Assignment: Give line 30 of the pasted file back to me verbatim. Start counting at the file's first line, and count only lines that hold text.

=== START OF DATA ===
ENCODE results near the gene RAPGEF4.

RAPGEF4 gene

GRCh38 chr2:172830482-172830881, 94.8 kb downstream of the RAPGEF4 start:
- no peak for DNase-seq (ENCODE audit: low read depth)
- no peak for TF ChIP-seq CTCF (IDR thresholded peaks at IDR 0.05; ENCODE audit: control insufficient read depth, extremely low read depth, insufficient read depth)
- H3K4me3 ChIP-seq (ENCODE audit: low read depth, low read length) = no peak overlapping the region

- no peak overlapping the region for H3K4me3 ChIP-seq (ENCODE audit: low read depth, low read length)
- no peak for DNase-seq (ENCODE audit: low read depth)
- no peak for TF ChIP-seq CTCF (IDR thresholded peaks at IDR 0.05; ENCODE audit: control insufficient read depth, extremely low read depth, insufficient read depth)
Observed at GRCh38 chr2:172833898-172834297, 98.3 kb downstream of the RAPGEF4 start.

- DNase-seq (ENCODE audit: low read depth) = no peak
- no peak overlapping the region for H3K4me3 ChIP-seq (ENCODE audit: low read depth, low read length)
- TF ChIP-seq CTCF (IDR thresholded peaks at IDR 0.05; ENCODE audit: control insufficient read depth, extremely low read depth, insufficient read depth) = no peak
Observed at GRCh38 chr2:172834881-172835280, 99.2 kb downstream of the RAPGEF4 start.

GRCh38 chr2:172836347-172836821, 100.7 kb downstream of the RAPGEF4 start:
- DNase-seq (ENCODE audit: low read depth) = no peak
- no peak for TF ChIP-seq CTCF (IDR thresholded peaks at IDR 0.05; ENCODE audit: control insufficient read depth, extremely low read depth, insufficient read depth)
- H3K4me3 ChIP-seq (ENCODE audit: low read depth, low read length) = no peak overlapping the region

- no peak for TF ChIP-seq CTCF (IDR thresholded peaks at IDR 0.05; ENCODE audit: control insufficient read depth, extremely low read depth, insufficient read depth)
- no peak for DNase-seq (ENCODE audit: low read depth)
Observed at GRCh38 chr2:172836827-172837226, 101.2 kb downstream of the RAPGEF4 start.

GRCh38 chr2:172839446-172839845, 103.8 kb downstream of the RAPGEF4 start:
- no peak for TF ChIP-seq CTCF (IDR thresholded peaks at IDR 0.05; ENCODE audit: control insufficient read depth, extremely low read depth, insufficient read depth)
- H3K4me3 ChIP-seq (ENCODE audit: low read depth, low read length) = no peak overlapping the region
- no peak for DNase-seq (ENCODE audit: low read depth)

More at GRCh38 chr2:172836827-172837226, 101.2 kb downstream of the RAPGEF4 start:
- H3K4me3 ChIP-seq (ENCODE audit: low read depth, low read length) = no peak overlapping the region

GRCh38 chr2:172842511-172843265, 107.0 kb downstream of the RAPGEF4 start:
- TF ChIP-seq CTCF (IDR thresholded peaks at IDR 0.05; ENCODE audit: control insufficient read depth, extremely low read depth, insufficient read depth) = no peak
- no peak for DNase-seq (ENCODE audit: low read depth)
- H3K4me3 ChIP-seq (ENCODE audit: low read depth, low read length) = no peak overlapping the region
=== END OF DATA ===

- no peak for DNase-seq (ENCODE audit: low read depth)